Philip J. LeBeau is a CNBC auto and airline industry reporter based at the network's Chicago bureau. He is also editor of the Behind the Wheel section on CNBC.com.
LeBeau has reported one-hour documentaries for the network, including "Dreamliner: Inside the World's Most Anticipated Airplane," "Ford: Rebuilding an American Icon" and "Saving General Motors."
Prior to joining CNBC, LeBeau served as a media relations specialist for Van Kampen Funds in Oak Brook Terrace, Ill., and was instrumental in implementing an initiative to communicate the company's mutual fund and investment practices to the public and the press. While at Van Kampen, LeBeau held a Series 6 license.
Previously, he held general assignment reporting positions at KCNC-TV, the CBS affiliate in Denver, and KAKE-TV, the ABC affiliate in Wichita, Kan. LeBeau began his career as a field producer at WCCO-TV in Minneapolis, where he wrote, produced and researched consumer stories. He graduated from the University of Missouri-Columbia School of Journalism with a bachelor's degree in journalism and broadcasting.
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Here we go again. Oil is spiking higher (over $107 a barrel) and the folks in the auto industry are once again projecting that $4 a gallon gas may be here this summer. It's sparking a new round of discussion about whether this will prompt people to change their driving habits or the type of cars/trucks/SUVs people will buy.
After numerous road trips over the last week and half, it's been a while since I had a chance to share some of your e-mails about my recent blogs. And boy have some of them touched a nerve. On VW's turnaround plan, a number of you are skeptical. Glen told me, "Phil..it's all about "R.E.L.I.A.B.I.L.I.T.Y !!!!!!! Tell the new North American CEO to improve on that!!"
When you think of Volkswagen, what pops into your mind? Let me guess: the Beetle, Microbus, and Jetta all bring a smile to your face. Then it fades as you think about the Touareg, Phaeton, and a company that often appears lost. I call it the split personality of VW.
Here's something that should make you realize what crazy times we are living in: 9-year auto loans are popping up around the country. That's right, it wasn't a typo. Nine years! 108 months! Almost a third of the time used to pay off a conventional mortgage!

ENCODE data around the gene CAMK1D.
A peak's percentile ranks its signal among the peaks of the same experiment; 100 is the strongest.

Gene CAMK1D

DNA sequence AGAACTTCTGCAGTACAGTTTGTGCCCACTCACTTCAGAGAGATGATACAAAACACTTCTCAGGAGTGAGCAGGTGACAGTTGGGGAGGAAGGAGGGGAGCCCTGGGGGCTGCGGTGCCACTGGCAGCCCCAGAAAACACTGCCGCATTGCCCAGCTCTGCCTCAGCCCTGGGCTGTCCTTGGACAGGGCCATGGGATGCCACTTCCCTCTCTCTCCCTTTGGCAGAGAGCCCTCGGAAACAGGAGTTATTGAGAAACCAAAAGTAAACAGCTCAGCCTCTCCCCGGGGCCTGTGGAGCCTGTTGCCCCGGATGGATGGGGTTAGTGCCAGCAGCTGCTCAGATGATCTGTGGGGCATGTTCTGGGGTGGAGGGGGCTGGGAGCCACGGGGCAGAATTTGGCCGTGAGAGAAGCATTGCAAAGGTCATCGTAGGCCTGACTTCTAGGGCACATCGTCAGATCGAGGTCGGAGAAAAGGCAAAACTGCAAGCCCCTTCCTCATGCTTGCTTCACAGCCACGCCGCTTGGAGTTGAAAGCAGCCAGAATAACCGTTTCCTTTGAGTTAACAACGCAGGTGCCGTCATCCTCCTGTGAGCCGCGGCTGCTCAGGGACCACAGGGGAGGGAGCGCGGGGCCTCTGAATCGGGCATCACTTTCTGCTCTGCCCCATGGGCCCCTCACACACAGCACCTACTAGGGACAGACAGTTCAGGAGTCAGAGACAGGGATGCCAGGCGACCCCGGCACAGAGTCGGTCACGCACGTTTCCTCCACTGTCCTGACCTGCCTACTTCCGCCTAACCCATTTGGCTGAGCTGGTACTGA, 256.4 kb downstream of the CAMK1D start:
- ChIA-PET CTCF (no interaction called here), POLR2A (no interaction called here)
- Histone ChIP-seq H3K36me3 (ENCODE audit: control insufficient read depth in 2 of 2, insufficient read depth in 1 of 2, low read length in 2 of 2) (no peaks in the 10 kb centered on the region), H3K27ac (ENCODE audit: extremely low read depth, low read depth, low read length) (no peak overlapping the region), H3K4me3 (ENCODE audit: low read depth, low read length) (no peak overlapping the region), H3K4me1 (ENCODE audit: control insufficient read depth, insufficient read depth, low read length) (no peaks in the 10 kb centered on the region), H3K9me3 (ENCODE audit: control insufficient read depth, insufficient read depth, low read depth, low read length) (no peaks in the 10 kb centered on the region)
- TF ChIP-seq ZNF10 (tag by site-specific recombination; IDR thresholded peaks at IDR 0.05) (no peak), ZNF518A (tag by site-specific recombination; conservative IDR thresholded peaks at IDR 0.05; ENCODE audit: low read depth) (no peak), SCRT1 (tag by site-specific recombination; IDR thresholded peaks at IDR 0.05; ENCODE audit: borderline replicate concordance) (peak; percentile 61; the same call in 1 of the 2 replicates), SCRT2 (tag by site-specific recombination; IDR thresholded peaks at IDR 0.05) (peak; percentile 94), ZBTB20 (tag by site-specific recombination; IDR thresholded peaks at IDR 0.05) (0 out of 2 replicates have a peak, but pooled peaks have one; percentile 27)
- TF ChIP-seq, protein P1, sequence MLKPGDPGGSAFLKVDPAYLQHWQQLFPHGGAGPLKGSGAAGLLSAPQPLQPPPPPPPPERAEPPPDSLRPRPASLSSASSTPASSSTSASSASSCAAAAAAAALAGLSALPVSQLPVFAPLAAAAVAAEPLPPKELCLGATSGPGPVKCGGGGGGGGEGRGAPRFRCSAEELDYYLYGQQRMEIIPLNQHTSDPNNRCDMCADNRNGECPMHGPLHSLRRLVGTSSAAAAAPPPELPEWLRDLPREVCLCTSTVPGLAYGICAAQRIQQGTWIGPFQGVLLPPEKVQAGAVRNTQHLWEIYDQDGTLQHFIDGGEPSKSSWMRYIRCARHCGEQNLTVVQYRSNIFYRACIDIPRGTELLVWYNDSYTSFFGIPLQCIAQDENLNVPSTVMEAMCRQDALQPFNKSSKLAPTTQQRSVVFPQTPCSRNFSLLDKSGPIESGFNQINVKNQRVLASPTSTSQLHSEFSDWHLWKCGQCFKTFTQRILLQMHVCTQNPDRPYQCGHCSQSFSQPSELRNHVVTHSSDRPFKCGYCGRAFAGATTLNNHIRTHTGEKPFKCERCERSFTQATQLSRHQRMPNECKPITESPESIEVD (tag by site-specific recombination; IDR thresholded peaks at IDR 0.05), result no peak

Amid the gloomy comments from auto executives at the Geneva Motor Show, the unveilings of several important new models are being overshadowed. Take the new Ford Fiesta. This compact car is being sold in Europe, but the design cues and architecture behind this car will be the underpinnings of compact cars the automaker will roll out in the U.S. in the future.
Later today, the February auto sales will come out. By all accounts, the numbers will likely be awful. Not just lower, but in the words of one industry veteran, "terrible." We'll have to wait and see what the actual numbers are, but I won't be surprised to see industry sales down 10 percent.
They've done it again. The Asian automakers, especially the Japanese dominate the latest Consumer Reports survey (subscription needed for full reports) on auto reliability. Of the 33 models CR picked to be "most reliable," 23 are from Japanese automakers. Some, like the Toyota Prius, we've come to expect to see on the list.
Later today we'll find out if the time, money and effort the Big 3 have put into building more reliable cars and trucks has paid off. Consumer Reports releases its 2008 auto reliability survey and the question for many is: Are the Big 3 finally getting their act together?
The Toyota Camry is safer, and that's why Consumer Reports recommends it again.
Tesla is putting itself into position to add production after getting a $34.7 million tax break from California.
Why is Ford issuing a surprise profit warning now? The answer is all about timing.
Jerry Seinfeld has teamed up with Acura on a series of Web-only commercials.
Dodge CEO Timothy Kuniskis said he isn't worried Ron Burgundy made fun of its Durango because the campaign is huge.
Lamborghini just unveiled the Huracan, a supercar that can reach a top speed of more than 202 mph.
Production of the iconic Volkswagen "Kombi" campervan ground to a halt on Friday, as Brazil moves to implement stricter auto safety rules.